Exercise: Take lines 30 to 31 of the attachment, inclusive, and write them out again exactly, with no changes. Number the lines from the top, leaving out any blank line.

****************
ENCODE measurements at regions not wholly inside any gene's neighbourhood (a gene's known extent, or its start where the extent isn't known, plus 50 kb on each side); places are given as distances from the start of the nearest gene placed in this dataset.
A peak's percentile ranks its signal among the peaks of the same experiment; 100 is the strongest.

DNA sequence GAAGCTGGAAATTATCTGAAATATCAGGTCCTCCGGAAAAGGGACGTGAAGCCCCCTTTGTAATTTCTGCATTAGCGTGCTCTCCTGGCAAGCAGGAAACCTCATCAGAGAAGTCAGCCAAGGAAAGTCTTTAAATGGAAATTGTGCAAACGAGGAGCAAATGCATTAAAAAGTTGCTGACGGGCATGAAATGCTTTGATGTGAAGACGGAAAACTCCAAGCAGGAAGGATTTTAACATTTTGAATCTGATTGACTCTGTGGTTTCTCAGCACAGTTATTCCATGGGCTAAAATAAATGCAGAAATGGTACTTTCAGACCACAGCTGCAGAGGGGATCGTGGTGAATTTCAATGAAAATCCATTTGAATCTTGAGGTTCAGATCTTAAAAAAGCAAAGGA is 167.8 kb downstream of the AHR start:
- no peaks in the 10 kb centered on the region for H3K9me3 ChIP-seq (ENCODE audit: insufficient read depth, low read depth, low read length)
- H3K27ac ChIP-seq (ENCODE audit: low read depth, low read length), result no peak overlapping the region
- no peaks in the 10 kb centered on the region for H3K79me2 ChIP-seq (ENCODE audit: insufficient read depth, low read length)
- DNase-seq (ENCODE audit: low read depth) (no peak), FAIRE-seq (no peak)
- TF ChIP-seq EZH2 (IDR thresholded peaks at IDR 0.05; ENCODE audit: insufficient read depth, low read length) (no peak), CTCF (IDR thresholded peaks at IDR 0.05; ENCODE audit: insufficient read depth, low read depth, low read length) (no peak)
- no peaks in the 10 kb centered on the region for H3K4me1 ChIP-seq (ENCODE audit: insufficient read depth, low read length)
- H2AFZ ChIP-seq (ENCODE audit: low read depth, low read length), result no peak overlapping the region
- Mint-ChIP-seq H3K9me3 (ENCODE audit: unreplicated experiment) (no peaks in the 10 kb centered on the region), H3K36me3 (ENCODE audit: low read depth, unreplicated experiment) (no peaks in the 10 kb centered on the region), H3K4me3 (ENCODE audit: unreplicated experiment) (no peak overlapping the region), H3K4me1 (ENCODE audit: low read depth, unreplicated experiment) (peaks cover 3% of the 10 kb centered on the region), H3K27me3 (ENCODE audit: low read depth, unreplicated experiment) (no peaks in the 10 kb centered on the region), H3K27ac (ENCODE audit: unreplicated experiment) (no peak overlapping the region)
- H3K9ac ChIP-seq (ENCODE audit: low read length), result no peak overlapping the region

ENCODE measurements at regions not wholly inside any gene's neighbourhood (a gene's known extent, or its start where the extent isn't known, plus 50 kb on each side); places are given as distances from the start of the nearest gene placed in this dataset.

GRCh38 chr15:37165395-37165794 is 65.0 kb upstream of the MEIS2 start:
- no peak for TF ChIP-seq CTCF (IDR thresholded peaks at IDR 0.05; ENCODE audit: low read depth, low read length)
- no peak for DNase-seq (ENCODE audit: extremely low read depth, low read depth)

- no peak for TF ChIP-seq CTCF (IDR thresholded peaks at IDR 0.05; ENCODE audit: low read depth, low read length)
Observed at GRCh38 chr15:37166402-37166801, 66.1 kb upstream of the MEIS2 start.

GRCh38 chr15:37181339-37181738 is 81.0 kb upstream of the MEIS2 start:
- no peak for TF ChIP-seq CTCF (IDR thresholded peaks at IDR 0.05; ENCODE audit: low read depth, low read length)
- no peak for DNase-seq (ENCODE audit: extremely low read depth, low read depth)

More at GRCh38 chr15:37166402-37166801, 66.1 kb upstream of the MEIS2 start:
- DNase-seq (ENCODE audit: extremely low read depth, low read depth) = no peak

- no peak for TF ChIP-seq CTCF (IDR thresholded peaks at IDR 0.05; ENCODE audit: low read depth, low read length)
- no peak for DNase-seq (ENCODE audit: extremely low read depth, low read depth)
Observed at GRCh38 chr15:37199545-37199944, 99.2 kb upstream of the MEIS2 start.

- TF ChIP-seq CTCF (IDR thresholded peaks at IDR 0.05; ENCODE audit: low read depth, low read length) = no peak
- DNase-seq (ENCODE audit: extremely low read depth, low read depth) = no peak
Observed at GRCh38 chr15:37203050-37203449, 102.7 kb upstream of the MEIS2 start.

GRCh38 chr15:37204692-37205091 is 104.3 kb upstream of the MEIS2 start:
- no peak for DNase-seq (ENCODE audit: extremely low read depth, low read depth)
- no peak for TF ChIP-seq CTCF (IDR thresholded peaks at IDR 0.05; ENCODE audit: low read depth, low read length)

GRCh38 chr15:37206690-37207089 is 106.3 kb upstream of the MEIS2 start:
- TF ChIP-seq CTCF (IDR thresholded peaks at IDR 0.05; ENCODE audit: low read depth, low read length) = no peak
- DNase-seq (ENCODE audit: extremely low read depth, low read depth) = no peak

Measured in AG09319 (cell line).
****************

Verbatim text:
GRCh38 chr15:37204692-37205091 is 104.3 kb upstream of the MEIS2 start:
- no peak for DNase-seq (ENCODE audit: extremely low read depth, low read depth)